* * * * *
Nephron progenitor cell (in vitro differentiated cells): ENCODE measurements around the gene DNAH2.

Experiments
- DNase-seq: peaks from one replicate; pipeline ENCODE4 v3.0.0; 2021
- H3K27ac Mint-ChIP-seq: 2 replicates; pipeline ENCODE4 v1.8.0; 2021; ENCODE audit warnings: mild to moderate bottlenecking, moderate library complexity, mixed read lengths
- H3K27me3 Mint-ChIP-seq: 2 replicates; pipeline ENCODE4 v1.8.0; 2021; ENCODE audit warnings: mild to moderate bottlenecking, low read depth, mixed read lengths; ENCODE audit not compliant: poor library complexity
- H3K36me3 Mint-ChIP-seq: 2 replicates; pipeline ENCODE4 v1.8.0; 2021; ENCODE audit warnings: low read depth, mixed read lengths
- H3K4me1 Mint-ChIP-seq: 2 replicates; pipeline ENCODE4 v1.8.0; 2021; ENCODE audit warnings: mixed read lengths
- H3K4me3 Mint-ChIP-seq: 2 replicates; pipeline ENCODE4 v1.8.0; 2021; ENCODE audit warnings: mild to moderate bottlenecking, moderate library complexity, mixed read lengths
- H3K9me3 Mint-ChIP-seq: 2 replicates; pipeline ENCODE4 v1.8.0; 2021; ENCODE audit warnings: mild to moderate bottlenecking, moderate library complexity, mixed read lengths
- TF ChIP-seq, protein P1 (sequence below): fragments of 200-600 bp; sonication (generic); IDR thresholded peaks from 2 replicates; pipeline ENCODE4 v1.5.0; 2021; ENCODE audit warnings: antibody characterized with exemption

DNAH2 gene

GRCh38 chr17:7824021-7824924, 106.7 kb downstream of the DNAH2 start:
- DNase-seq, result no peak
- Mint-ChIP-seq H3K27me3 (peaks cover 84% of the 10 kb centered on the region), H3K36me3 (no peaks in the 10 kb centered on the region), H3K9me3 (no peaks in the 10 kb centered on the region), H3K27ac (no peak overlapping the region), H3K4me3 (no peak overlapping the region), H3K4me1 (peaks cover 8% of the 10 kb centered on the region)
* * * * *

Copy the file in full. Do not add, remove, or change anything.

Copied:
Nephron progenitor cell (in vitro differentiated cells): ENCODE measurements around the gene DNAH2.

Experiments
- DNase-seq: peaks from one replicate; pipeline ENCODE4 v3.0.0; 2021
- H3K27ac Mint-ChIP-seq: 2 replicates; pipeline ENCODE4 v1.8.0; 2021; ENCODE audit warnings: mild to moderate bottlenecking, moderate library complexity, mixed read lengths
- H3K27me3 Mint-ChIP-seq: 2 replicates; pipeline ENCODE4 v1.8.0; 2021; ENCODE audit warnings: mild to moderate bottlenecking, low read depth, mixed read lengths; ENCODE audit not compliant: poor library complexity
- H3K36me3 Mint-ChIP-seq: 2 replicates; pipeline ENCODE4 v1.8.0; 2021; ENCODE audit warnings: low read depth, mixed read lengths
- H3K4me1 Mint-ChIP-seq: 2 replicates; pipeline ENCODE4 v1.8.0; 2021; ENCODE audit warnings: mixed read lengths
- H3K4me3 Mint-ChIP-seq: 2 replicates; pipeline ENCODE4 v1.8.0; 2021; ENCODE audit warnings: mild to moderate bottlenecking, moderate library complexity, mixed read lengths
- H3K9me3 Mint-ChIP-seq: 2 replicates; pipeline ENCODE4 v1.8.0; 2021; ENCODE audit warnings: mild to moderate bottlenecking, moderate library complexity, mixed read lengths
- TF ChIP-seq, protein P1 (sequence below): fragments of 200-600 bp; sonication (generic); IDR thresholded peaks from 2 replicates; pipeline ENCODE4 v1.5.0; 2021; ENCODE audit warnings: antibody characterized with exemption

DNAH2 gene

GRCh38 chr17:7824021-7824924, 106.7 kb downstream of the DNAH2 start:
- DNase-seq, result no peak
- Mint-ChIP-seq H3K27me3 (peaks cover 84% of the 10 kb centered on the region), H3K36me3 (no peaks in the 10 kb centered on the region), H3K9me3 (no peaks in the 10 kb centered on the region), H3K27ac (no peak overlapping the region), H3K4me3 (no peak overlapping the region), H3K4me1 (peaks cover 8% of the 10 kb centered on the region)